The Virginia tulip poplar soon became the queen’s favorite and highlighted the main room, where she would gather with her children and close company. “It had first arrived at Versailles in 1732, and there was a lot of hope about its potential size, not to mention the beautiful, tulip-shaped flowers that were remarkably large for an ornamental tree,” says Ciampini. The square-shaped area blossomed as planned. In the 1824 book Description des environs de Paris, Alexis Donnet wrote: “The Queen’s Grove, rich in foreign trees, offers the most beautiful known arbor of tulip poplars.”
“These plants weren’t just chosen for their provenance, but for the beauty and perfume of their flowers,” Ciampini adds. “This was revolutionary at Versailles. Le Nôtre’s gardens were very green, like a giant green tapestry, punctuated by sculptures and the fountain shows, but flowers were not present.”
Marie-Antoinette was a flower fanatic. Along with her indulgence for sweets and fashion (nicknamed “Madame Deficit” for her expensive tastes, she reportedly had 170 dresses tailored every year), she obsessed over roses. Her collection was so celebrated that travelers from all over the world would come to admire it.
Archival detective work
To restore the grove with historical accuracy, palace historians dug deep into the archives. Letters detailed the grove’s conception in 1775. Thouin wrote that the space required “artistic variety in the shapes of the trees and their leaves, the color of their flowers, the period when they will be in bloom, the different shades of foliage.”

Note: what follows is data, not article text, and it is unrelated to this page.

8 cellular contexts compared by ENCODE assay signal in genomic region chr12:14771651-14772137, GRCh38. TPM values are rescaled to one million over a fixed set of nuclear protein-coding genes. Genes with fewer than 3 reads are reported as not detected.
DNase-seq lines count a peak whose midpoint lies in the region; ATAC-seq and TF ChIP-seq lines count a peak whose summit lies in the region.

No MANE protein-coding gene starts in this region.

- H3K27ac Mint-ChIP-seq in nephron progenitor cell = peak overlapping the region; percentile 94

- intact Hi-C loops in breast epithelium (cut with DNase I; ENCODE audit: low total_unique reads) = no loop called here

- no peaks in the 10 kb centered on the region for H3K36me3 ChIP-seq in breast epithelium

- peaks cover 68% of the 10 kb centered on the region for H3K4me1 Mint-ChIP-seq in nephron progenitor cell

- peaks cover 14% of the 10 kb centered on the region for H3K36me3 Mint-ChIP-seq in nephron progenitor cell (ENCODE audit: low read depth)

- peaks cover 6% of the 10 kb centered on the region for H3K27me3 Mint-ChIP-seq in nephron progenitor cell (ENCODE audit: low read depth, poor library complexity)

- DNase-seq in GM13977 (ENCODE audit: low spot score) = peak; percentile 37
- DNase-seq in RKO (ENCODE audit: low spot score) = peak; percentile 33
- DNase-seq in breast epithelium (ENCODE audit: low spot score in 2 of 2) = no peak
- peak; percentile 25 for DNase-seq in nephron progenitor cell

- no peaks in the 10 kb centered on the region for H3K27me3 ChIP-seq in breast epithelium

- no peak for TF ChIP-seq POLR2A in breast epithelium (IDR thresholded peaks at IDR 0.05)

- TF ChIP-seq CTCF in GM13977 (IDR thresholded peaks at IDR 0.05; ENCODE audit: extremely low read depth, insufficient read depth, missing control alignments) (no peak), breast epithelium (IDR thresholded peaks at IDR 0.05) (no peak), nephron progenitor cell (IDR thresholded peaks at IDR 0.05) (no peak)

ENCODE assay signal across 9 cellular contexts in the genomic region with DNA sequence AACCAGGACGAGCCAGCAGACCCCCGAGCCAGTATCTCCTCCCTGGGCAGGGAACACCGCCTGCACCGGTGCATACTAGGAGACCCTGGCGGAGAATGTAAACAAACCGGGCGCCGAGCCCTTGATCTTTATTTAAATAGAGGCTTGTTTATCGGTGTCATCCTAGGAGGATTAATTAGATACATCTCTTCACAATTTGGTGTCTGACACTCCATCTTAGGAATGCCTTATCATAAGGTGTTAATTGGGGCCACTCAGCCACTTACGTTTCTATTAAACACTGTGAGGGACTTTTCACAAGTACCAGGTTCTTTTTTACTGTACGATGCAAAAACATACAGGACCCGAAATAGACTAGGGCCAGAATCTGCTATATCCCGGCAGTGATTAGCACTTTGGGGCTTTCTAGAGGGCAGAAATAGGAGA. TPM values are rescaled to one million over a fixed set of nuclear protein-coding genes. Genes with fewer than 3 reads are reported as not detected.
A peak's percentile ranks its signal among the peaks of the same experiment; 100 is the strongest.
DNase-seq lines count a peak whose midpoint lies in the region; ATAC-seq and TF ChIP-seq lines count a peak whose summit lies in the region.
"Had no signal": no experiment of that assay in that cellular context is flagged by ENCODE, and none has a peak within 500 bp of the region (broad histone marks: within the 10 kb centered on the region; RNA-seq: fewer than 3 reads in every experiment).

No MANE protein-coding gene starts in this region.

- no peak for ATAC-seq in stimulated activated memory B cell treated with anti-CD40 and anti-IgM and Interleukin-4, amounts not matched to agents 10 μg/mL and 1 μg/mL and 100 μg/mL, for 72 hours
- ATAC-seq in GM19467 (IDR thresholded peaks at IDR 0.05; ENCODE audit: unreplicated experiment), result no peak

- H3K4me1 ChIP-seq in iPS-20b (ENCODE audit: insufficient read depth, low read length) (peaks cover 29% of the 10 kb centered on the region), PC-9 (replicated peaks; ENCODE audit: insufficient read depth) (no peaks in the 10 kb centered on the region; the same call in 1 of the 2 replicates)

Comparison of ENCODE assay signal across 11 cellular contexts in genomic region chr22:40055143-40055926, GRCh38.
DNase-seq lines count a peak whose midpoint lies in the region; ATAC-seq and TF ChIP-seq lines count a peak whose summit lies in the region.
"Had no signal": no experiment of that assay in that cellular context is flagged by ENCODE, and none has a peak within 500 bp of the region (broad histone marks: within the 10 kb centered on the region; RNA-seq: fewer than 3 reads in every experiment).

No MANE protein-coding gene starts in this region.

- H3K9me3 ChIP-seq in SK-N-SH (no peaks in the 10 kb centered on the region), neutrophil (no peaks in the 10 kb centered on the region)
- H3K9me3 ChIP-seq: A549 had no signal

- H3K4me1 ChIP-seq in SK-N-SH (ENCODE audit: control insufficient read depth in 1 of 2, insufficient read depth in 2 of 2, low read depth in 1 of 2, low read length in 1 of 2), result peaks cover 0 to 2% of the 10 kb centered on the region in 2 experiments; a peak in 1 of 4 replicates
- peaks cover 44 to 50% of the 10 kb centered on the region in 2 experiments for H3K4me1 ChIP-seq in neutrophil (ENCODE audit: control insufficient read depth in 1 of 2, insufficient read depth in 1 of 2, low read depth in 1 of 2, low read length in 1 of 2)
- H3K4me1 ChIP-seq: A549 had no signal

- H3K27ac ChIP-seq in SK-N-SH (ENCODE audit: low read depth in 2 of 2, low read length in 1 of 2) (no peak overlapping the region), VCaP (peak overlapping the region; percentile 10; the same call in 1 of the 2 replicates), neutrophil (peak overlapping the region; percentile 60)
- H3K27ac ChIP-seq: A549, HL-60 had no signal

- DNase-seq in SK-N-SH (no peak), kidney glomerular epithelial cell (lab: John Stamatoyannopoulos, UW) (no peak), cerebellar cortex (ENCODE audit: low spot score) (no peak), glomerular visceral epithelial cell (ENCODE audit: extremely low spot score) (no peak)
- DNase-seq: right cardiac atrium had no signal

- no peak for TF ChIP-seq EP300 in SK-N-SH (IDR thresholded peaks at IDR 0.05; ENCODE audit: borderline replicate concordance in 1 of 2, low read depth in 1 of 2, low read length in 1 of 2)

The comte d’Angiviller, the director of the Bâtiments du Roi responsible for the king’s building projects, described to Hazon how pathways would lead through ornamental shrubs, “sometimes in straight lines,” sometimes curving. Equally as useful to the restoration team were the plant orders made by the 18th-century gardeners when replenishing the grove each season.
“The research became serious detective work,” explains Ciampini. “Sometimes plant names would change over time. For example, the tulip poplar was sometimes called ‘white wood’ or ‘yellow wood’—these names came directly from translations by the early botanical explorers of Native American words.”
For the restoration, a team of five gardeners (10 in busy periods) replanted 650 trees (21 species and varieties), 6,000 flowering shrubs (46 species and varieties), 147 Virginia tulip poplars (each sponsored by a donor), and 600 rose bushes. Because many of Marie-Antoinette’s rose varieties no longer exist, the team chose 38 based on the delicate colors, full petals, and scents that the queen preferred.
Arboreal heritage is on display in the few old trees that survived the 1999 storm, including three 18th-century tulip poplars and a magnificent Corsican Laricio pine. The latter is among 30 trees throughout the estate listed on the “Admirable Trees” trail, which visitors can stroll with the free audio guide in the Palace of Versailles app.
Although the grove provided a source of peace for Marie-Antoinette, it would also help lead to her demise with the so-called Affair of the Diamond Necklace. In 1784 an illicit meeting took place in the Queen’s Grove between a disgraced cardinal, hoping to win back the queen’s favor, and a woman posing as the queen.
In February 1785 the cardinal bought an exorbitantly expensive diamond necklace intended for the unwitting queen and passed it off to a countess acting as an intermediary. Soon after receiving it, the cunning countess sold it off in pieces to fund her own extravagant lifestyle. When word got out about the scandal, the queen’s reputation was irreparably tarnished, linked with subterfuge and profligate tastes. The incident fanned the flames of long-simmering discontent that ultimately brought down the regime.
But before her forced eviction from Versailles in 1789, the ill-fated queen could take refuge here in the world of plants. Tucked behind wrought-iron gates, the Queen’s Grove was a place to wander in contemplative wonder along winding paths, through a lush riot of vegetation.
“This vegetal palette was designed to inspire emotion and appeal to all the senses throughout the changing seasons,” says Ciampini. “We hope to create this same sense of surprise for the visitor today.”